Review: The Star (Liverpool Playhouse)

 

What a great idea. The Playhouse is marking its 150th anniversary with a new play which looks back to its origins as a music hall. The Star entertained the people of Liverpool for nearly fifty years, before becoming the Liverpool Repertory Theatre in 1911. Writer Michael Wynne has risen to the occasion with a play that’s imaginative, insightful and hugely enjoyable.

The cleverness of the play is that it works on several different levels. In part it’s a re-creation of an evening in a music hall, with entertainment from a rapid and frequently shambolic succession of singers, illusionists and comedians. But it’s also social history, exploring an art form that Wynne celebrates as one created by and for the working class. And it’s a human drama too, as we go behind the scenes and learn about the performers’ private dreams and heartaches.

An outstanding cast does full justice to a range of interesting, well drawn characters. Presiding over it all is Michael Starke as the Chairman. He’s in brilliantly ebullient form as the show’s wisecracking compere, all the while battling backstage with a variety of personal and professional mishaps. He’s still nursing a broken heart after Ida (Michelle Butterly), one of the show’s most successful performers, fell in love with a Spaniard and left both him and the Star behind as she moved on to apparently better things. But now she’s back for a return appearance. Will their romance be rekindled? She makes a glamorous entrance but later enlightens backstage help Dora (Helen Carter) about the realities of music hall life: ‘Living out of a suitcase, a different enchanting town every night. Bolton, Sutton Coldfield, Aberystwyth…’ A grim pause after every place name comically underlines her point. Self-effacing Dora would love to be on stage herself, and is also edging towards a relationship with fellow dogsbody Jack (Jack Rigby).

There’s a fine performance from Eithne Browne as Ellen, a veteran act who’s been morbidly predicting her own imminent demise for the last thirty years. Also superb is Kevin Harvey’s cheerfully malevolent Mr Charles, a mysterious, unpredictable drunken toff. Whether performing conjuring tricks (which include convincingly turning himself into a chair) or swaying alarmingly from side to side without falling over, he compels your attention every time he’s on stage. He’s also a rapacious capitalist (depicted as a forerunner to those we’re so familiar with today), and his sinister intentions are gradually revealed as the plot develops. The hapless Arthur Crown (Danny O’Brien) is a less substantial character, primarily – as his name implies – in the play for comic effect. But his error-strewn attempts at being a strong man, a memory man (inevitably he forgets his lines) and a human billiard table are very funny and illustrate the bizarre variety of music hall acts.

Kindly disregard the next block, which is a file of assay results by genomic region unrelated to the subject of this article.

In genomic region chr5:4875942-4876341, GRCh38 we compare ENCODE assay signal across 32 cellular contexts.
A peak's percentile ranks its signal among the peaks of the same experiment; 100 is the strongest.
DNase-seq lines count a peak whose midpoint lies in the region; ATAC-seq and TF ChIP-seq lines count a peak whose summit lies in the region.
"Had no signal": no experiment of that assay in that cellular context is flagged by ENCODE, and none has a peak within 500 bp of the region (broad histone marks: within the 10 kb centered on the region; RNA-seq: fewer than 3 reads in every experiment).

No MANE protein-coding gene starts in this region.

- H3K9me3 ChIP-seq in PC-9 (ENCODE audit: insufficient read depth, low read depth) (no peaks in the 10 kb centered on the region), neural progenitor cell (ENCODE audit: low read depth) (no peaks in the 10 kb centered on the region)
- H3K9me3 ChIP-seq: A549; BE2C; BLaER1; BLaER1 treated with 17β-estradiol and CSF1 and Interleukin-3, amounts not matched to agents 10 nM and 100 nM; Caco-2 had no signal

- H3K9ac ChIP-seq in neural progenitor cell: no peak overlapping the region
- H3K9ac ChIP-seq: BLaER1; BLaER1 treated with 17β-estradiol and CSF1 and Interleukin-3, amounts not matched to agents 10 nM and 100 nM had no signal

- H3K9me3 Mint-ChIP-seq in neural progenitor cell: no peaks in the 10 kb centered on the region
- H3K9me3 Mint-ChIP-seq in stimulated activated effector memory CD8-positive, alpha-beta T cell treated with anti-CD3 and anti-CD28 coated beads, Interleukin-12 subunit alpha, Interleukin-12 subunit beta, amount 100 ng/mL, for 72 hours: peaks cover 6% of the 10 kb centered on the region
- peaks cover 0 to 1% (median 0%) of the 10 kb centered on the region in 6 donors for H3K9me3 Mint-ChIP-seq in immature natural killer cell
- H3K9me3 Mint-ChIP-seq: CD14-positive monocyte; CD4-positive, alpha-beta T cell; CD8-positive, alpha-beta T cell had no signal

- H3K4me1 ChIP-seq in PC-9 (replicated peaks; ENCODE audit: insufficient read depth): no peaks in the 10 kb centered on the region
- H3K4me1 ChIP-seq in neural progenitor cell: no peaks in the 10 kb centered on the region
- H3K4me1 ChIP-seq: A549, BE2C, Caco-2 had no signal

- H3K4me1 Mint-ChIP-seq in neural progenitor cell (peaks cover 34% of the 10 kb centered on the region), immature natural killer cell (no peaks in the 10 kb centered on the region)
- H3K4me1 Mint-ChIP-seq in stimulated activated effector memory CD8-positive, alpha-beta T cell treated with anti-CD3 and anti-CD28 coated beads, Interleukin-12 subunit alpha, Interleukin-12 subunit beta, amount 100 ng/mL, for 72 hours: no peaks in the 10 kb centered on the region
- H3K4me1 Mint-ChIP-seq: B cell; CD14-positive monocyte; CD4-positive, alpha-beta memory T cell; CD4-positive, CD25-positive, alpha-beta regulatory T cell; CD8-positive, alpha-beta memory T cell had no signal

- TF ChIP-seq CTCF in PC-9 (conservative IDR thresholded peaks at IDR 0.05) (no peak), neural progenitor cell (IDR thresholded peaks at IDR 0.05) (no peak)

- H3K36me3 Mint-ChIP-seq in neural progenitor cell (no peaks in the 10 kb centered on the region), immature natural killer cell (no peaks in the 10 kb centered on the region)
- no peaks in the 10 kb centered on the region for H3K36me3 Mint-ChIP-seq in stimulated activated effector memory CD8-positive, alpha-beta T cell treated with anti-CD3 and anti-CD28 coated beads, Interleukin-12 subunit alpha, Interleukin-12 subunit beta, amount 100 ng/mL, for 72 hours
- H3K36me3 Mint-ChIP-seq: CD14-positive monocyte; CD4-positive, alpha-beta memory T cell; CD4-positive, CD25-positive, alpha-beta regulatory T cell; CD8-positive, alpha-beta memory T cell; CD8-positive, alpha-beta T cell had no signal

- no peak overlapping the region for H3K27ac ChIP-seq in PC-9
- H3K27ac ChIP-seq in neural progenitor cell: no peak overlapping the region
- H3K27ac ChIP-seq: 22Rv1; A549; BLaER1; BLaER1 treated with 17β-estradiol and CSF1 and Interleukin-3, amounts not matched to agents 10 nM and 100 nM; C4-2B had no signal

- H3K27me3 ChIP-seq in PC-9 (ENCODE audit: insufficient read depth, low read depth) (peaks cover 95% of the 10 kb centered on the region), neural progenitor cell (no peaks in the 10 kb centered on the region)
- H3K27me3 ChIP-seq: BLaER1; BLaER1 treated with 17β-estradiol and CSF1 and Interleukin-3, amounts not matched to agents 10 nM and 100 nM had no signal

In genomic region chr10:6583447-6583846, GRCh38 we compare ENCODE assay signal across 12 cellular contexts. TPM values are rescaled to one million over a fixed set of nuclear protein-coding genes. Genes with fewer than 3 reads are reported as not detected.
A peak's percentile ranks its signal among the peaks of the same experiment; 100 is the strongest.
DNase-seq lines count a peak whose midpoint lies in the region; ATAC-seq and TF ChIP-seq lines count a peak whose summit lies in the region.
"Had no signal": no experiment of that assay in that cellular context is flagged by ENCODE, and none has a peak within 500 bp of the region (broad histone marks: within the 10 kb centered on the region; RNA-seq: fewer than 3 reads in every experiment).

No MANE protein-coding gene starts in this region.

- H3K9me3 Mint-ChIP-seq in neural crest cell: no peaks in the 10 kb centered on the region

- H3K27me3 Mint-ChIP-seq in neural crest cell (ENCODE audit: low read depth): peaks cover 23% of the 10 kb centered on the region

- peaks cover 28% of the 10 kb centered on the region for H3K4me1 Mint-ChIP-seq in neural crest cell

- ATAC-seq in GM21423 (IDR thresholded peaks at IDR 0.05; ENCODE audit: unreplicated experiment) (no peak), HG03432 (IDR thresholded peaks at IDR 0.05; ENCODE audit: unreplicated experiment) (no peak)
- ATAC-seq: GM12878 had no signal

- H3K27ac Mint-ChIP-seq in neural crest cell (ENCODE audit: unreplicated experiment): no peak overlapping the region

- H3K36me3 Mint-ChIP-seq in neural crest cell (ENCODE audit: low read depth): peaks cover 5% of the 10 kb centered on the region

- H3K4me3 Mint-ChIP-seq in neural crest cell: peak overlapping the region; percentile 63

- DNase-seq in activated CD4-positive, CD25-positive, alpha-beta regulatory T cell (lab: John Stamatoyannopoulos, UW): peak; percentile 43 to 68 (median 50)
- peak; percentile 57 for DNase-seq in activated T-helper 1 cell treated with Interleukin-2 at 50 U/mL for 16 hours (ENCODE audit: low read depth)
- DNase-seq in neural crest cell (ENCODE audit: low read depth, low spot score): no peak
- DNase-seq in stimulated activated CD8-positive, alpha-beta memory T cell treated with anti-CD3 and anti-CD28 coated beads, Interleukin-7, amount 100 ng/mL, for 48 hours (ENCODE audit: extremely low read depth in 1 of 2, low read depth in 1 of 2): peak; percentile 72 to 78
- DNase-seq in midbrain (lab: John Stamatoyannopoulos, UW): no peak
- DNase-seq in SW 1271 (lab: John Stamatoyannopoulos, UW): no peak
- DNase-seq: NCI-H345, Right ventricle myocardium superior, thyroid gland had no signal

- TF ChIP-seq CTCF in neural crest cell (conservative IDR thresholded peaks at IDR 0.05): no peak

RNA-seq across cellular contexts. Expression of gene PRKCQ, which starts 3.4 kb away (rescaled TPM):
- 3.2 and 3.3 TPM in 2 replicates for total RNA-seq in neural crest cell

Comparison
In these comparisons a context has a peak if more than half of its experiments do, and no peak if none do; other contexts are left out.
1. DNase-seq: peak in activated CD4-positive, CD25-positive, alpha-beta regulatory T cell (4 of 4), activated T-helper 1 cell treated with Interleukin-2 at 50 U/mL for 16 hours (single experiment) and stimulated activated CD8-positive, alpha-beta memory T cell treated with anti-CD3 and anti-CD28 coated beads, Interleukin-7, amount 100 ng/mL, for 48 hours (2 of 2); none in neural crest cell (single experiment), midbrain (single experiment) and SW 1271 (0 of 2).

The songs, which range from the well-known to the obscure, are very well chosen and dovetail neatly with the plot and the play’s more serious intentions. When heard in its entirety, you realise Don’t Dilly Dally (‘My old man said follow the van…’) is a song about a family’s night-time flit because they’re behind with the rent. Another example of laughter in the face of adversity is the ironically titled The Rest Of The Day’s Your Own, a song I’d not heard before about the grinding demands of agricultural labour. In contrast, Champagne Charlie and Burlington Bertie (‘I rise at ten thirty’) mock the very different lives led by the idle rich.

The play is not without flaws. Wynne sometimes seems to be trying to do too many things at once, and the rapid scene changes are occasionally a little clumsy. But both of these blemishes arise from the play’s ambition. Some of the weaker jokes could be taken out, and there’s a sense of lost momentum in the early part of the second half. But things soon recover and the last twenty minutes are triumphant and heartwarming.

The play deserves a wider audience and if its local references are tweaked I’m sure The Star could be a hit in any part of the country. But we’re privileged to be the play’s first audience and I’d urge you to see it.

***** The feelgood show of the year – the audience loved it

Photos: Robert Day

The Star is at the Liverpool Playhouse until 14 January 2017. For more information, click HERE.